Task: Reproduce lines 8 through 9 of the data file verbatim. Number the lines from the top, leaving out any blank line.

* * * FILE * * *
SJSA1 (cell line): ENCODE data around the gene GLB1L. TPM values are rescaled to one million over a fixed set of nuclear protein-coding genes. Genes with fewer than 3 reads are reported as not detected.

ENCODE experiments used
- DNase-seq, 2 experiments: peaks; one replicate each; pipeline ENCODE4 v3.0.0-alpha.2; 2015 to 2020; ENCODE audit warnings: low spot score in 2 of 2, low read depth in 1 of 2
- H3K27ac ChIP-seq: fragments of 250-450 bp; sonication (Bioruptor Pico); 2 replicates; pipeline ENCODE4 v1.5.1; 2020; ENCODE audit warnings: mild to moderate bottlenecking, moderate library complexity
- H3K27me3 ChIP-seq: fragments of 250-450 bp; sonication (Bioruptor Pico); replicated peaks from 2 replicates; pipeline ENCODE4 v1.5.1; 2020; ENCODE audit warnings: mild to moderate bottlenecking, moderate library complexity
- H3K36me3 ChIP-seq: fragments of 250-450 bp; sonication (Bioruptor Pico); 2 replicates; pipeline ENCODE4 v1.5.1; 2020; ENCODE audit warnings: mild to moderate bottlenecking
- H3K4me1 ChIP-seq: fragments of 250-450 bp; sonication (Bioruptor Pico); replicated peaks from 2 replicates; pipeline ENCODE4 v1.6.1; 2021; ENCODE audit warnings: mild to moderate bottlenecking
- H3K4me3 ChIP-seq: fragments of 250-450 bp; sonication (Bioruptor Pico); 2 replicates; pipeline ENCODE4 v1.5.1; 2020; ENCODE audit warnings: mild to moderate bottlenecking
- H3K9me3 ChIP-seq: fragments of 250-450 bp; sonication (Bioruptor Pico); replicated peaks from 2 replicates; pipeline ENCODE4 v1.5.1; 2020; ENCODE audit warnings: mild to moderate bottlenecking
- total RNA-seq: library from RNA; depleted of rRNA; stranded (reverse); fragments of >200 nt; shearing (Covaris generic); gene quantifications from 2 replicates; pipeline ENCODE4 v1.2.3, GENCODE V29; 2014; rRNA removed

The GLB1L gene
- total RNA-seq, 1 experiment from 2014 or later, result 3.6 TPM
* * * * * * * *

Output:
- H3K4me3 ChIP-seq: fragments of 250-450 bp; sonication (Bioruptor Pico); 2 replicates; pipeline ENCODE4 v1.5.1; 2020; ENCODE audit warnings: mild to moderate bottlenecking
- H3K9me3 ChIP-seq: fragments of 250-450 bp; sonication (Bioruptor Pico); replicated peaks from 2 replicates; pipeline ENCODE4 v1.5.1; 2020; ENCODE audit warnings: mild to moderate bottlenecking